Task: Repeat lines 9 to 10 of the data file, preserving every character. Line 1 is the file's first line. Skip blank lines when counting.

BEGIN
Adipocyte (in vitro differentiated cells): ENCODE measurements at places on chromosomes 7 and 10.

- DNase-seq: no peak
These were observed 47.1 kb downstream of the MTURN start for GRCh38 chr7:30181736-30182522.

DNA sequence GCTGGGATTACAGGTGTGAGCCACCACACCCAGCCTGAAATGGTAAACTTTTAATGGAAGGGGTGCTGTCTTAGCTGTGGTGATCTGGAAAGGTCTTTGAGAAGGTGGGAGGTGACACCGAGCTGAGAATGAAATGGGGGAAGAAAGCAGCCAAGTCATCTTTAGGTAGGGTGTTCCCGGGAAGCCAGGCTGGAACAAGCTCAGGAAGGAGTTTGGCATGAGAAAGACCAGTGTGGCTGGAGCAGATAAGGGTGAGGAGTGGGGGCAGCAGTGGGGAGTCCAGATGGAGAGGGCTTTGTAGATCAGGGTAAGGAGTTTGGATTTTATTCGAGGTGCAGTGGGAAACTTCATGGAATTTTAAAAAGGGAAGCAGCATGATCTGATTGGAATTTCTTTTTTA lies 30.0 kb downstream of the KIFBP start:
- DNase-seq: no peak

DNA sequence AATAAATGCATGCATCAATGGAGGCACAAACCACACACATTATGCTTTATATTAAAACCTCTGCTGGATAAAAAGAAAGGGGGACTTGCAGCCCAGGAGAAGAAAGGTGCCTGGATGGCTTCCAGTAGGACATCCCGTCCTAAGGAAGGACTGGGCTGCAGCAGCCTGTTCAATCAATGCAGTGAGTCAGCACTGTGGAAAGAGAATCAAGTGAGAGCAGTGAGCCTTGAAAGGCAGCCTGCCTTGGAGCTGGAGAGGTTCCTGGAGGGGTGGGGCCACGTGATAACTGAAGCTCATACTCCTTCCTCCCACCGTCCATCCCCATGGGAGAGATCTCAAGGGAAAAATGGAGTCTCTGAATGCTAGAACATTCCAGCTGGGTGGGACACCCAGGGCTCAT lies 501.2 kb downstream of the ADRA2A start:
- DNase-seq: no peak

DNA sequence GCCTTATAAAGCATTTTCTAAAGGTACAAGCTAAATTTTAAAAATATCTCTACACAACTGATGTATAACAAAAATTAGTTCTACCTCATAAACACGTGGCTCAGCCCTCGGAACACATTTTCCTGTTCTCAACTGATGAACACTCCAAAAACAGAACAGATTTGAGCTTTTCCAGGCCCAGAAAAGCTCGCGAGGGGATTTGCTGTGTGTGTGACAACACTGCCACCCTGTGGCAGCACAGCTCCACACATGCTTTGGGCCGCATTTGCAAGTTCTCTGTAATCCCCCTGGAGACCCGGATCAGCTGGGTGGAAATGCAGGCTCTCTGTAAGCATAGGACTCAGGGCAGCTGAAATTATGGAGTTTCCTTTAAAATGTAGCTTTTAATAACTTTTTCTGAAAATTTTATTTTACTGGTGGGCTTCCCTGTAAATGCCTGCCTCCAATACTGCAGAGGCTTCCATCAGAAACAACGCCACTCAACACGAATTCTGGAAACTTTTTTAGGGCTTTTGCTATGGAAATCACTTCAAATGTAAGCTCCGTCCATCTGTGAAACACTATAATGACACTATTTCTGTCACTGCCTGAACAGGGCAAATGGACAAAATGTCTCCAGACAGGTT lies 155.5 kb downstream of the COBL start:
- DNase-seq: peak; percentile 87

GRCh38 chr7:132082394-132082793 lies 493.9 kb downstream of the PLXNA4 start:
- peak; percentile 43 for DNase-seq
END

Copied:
- DNase-seq: peak; percentile 87

GRCh38 chr7:132082394-132082793 lies 493.9 kb downstream of the PLXNA4 start: